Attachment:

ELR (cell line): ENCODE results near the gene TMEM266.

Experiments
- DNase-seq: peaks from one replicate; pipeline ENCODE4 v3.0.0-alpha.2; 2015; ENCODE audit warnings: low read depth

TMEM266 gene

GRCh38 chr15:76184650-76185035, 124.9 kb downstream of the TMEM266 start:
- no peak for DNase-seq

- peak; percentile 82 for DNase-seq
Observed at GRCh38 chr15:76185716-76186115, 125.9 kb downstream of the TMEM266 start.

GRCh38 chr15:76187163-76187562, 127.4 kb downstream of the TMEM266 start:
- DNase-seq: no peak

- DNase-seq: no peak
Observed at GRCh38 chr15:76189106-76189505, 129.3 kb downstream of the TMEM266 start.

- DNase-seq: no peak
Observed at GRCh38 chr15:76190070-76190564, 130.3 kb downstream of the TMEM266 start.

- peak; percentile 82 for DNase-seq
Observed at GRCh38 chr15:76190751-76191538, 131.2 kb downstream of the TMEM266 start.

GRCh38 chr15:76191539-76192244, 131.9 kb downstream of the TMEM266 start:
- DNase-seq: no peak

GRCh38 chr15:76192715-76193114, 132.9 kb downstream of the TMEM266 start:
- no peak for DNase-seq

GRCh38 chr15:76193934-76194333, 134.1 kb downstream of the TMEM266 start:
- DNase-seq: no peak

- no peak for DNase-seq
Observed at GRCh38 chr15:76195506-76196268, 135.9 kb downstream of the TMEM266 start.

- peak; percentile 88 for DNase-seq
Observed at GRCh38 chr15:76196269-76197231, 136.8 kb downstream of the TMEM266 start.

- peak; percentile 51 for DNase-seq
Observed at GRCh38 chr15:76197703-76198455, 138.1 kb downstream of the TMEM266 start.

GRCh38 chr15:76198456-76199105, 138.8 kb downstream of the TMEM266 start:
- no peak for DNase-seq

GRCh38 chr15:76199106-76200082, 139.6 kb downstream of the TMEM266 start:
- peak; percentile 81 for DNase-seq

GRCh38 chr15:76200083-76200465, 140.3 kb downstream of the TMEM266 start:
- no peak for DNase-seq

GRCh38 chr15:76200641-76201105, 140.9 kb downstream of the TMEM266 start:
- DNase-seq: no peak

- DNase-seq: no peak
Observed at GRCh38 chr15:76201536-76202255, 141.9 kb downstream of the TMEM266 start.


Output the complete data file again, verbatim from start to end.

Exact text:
ELR (cell line): ENCODE results near the gene TMEM266.

Experiments
- DNase-seq: peaks from one replicate; pipeline ENCODE4 v3.0.0-alpha.2; 2015; ENCODE audit warnings: low read depth

TMEM266 gene

GRCh38 chr15:76184650-76185035, 124.9 kb downstream of the TMEM266 start:
- no peak for DNase-seq

- peak; percentile 82 for DNase-seq
Observed at GRCh38 chr15:76185716-76186115, 125.9 kb downstream of the TMEM266 start.

GRCh38 chr15:76187163-76187562, 127.4 kb downstream of the TMEM266 start:
- DNase-seq: no peak

- DNase-seq: no peak
Observed at GRCh38 chr15:76189106-76189505, 129.3 kb downstream of the TMEM266 start.

- DNase-seq: no peak
Observed at GRCh38 chr15:76190070-76190564, 130.3 kb downstream of the TMEM266 start.

- peak; percentile 82 for DNase-seq
Observed at GRCh38 chr15:76190751-76191538, 131.2 kb downstream of the TMEM266 start.

GRCh38 chr15:76191539-76192244, 131.9 kb downstream of the TMEM266 start:
- DNase-seq: no peak

GRCh38 chr15:76192715-76193114, 132.9 kb downstream of the TMEM266 start:
- no peak for DNase-seq

GRCh38 chr15:76193934-76194333, 134.1 kb downstream of the TMEM266 start:
- DNase-seq: no peak

- no peak for DNase-seq
Observed at GRCh38 chr15:76195506-76196268, 135.9 kb downstream of the TMEM266 start.

- peak; percentile 88 for DNase-seq
Observed at GRCh38 chr15:76196269-76197231, 136.8 kb downstream of the TMEM266 start.

- peak; percentile 51 for DNase-seq
Observed at GRCh38 chr15:76197703-76198455, 138.1 kb downstream of the TMEM266 start.

GRCh38 chr15:76198456-76199105, 138.8 kb downstream of the TMEM266 start:
- no peak for DNase-seq

GRCh38 chr15:76199106-76200082, 139.6 kb downstream of the TMEM266 start:
- peak; percentile 81 for DNase-seq

GRCh38 chr15:76200083-76200465, 140.3 kb downstream of the TMEM266 start:
- no peak for DNase-seq

GRCh38 chr15:76200641-76201105, 140.9 kb downstream of the TMEM266 start:
- DNase-seq: no peak

- DNase-seq: no peak
Observed at GRCh38 chr15:76201536-76202255, 141.9 kb downstream of the TMEM266 start.